In the Lords, Lord Alton of Liverpool, a crossbencher, and Baroness Kennedy of The Shaws, of Labour, also had sanctions imposed.
Boris Johnson immediately showed his solidarity, saying: “Freedom to speak out in opposition to abuse is fundamental and I stand firmly with them.”
In their letter to Sir Lindsay, seen by The Telegraph, the sanctioned MPs described the measures as “threatening, and an attempt to silence us and our colleagues and undermine the safety of us all”.
They added: “It is unthinkable therefore that parliamentarians should have to suffer this infringement on our liberties whilst the prime representative of the Chinese government in the UK is still apparently free to come to Westminster and to use facilities here as a mouthpiece for his regime.”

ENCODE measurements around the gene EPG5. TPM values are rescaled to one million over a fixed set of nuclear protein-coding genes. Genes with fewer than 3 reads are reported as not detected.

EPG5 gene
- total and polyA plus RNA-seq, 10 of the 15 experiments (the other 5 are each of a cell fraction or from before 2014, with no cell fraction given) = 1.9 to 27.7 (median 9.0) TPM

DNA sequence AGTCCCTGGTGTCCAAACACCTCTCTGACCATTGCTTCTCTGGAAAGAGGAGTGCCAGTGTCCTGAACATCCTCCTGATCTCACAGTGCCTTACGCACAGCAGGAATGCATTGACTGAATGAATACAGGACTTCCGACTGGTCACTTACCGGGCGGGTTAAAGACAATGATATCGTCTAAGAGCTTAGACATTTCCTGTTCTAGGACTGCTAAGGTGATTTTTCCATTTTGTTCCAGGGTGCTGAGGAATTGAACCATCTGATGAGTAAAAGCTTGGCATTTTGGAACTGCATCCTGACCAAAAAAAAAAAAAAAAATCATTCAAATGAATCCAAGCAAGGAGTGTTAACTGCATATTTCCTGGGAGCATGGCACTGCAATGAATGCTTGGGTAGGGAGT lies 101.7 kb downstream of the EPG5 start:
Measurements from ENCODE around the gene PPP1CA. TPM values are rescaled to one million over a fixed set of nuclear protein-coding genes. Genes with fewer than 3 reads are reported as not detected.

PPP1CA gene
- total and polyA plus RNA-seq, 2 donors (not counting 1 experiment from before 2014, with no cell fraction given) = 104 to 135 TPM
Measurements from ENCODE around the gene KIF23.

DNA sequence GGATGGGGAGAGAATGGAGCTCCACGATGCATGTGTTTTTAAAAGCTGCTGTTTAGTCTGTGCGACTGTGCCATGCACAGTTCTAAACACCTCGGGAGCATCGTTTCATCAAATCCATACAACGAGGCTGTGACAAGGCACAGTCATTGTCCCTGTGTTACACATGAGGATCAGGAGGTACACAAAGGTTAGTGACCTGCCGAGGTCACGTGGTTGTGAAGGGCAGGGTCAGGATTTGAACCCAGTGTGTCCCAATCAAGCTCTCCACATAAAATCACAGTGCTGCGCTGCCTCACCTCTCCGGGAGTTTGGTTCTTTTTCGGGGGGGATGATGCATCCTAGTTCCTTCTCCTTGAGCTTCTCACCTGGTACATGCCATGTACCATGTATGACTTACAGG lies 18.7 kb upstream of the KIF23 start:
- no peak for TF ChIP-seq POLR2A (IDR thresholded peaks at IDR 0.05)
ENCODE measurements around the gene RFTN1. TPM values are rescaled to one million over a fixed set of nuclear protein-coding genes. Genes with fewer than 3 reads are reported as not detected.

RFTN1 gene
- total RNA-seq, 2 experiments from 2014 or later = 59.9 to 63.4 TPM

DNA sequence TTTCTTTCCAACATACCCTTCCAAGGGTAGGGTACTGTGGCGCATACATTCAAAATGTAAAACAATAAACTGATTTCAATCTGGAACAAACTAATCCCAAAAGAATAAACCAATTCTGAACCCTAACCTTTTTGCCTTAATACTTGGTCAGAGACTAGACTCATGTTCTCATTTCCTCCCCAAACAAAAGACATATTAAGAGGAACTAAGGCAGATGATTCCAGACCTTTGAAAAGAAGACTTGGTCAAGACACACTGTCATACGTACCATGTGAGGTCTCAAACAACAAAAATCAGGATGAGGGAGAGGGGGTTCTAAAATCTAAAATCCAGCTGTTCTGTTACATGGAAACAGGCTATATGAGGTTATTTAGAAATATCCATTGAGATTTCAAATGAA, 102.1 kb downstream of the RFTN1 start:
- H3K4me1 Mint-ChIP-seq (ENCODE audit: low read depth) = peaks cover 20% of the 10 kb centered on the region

Mr Graham, the MP for Gloucester, sought to justify issuing the invitation to Mr Zheng, who took up his post in January, saying: “There was no question of anything being inappropriate. In my view, whatever the circumstances and situation, it is always better to engage than to not engage.”